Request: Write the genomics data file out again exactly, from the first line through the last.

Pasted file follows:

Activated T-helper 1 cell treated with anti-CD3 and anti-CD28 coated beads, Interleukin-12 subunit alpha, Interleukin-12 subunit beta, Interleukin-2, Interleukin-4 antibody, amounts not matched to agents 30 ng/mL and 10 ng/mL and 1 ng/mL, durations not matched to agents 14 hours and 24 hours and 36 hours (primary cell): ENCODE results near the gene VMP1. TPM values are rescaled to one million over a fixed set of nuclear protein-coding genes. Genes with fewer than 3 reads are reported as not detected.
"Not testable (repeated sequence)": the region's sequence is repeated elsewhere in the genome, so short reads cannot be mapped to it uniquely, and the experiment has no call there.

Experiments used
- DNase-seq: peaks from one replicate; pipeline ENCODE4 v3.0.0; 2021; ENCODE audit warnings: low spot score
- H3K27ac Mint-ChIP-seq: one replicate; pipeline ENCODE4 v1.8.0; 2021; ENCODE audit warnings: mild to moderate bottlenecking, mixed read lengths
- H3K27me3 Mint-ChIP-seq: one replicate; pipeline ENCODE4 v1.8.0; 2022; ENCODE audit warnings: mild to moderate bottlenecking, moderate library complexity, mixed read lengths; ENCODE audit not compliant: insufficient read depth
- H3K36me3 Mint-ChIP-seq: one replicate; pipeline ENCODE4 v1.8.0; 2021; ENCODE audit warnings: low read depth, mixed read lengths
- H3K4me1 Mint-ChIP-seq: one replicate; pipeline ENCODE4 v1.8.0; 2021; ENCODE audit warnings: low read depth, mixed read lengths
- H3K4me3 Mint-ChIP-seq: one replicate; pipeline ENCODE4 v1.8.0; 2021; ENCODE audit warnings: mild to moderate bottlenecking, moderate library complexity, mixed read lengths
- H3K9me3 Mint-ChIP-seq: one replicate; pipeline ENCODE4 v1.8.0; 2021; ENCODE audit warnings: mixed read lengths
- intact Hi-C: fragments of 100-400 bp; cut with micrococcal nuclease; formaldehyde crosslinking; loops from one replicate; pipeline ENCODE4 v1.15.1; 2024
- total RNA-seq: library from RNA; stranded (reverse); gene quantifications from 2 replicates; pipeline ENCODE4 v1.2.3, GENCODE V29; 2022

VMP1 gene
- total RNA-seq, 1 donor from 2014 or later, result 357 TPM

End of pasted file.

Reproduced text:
Activated T-helper 1 cell treated with anti-CD3 and anti-CD28 coated beads, Interleukin-12 subunit alpha, Interleukin-12 subunit beta, Interleukin-2, Interleukin-4 antibody, amounts not matched to agents 30 ng/mL and 10 ng/mL and 1 ng/mL, durations not matched to agents 14 hours and 24 hours and 36 hours (primary cell): ENCODE results near the gene VMP1. TPM values are rescaled to one million over a fixed set of nuclear protein-coding genes. Genes with fewer than 3 reads are reported as not detected.
"Not testable (repeated sequence)": the region's sequence is repeated elsewhere in the genome, so short reads cannot be mapped to it uniquely, and the experiment has no call there.

Experiments used
- DNase-seq: peaks from one replicate; pipeline ENCODE4 v3.0.0; 2021; ENCODE audit warnings: low spot score
- H3K27ac Mint-ChIP-seq: one replicate; pipeline ENCODE4 v1.8.0; 2021; ENCODE audit warnings: mild to moderate bottlenecking, mixed read lengths
- H3K27me3 Mint-ChIP-seq: one replicate; pipeline ENCODE4 v1.8.0; 2022; ENCODE audit warnings: mild to moderate bottlenecking, moderate library complexity, mixed read lengths; ENCODE audit not compliant: insufficient read depth
- H3K36me3 Mint-ChIP-seq: one replicate; pipeline ENCODE4 v1.8.0; 2021; ENCODE audit warnings: low read depth, mixed read lengths
- H3K4me1 Mint-ChIP-seq: one replicate; pipeline ENCODE4 v1.8.0; 2021; ENCODE audit warnings: low read depth, mixed read lengths
- H3K4me3 Mint-ChIP-seq: one replicate; pipeline ENCODE4 v1.8.0; 2021; ENCODE audit warnings: mild to moderate bottlenecking, moderate library complexity, mixed read lengths
- H3K9me3 Mint-ChIP-seq: one replicate; pipeline ENCODE4 v1.8.0; 2021; ENCODE audit warnings: mixed read lengths
- intact Hi-C: fragments of 100-400 bp; cut with micrococcal nuclease; formaldehyde crosslinking; loops from one replicate; pipeline ENCODE4 v1.15.1; 2024
- total RNA-seq: library from RNA; stranded (reverse); gene quantifications from 2 replicates; pipeline ENCODE4 v1.2.3, GENCODE V29; 2022

VMP1 gene
- total RNA-seq, 1 donor from 2014 or later, result 357 TPM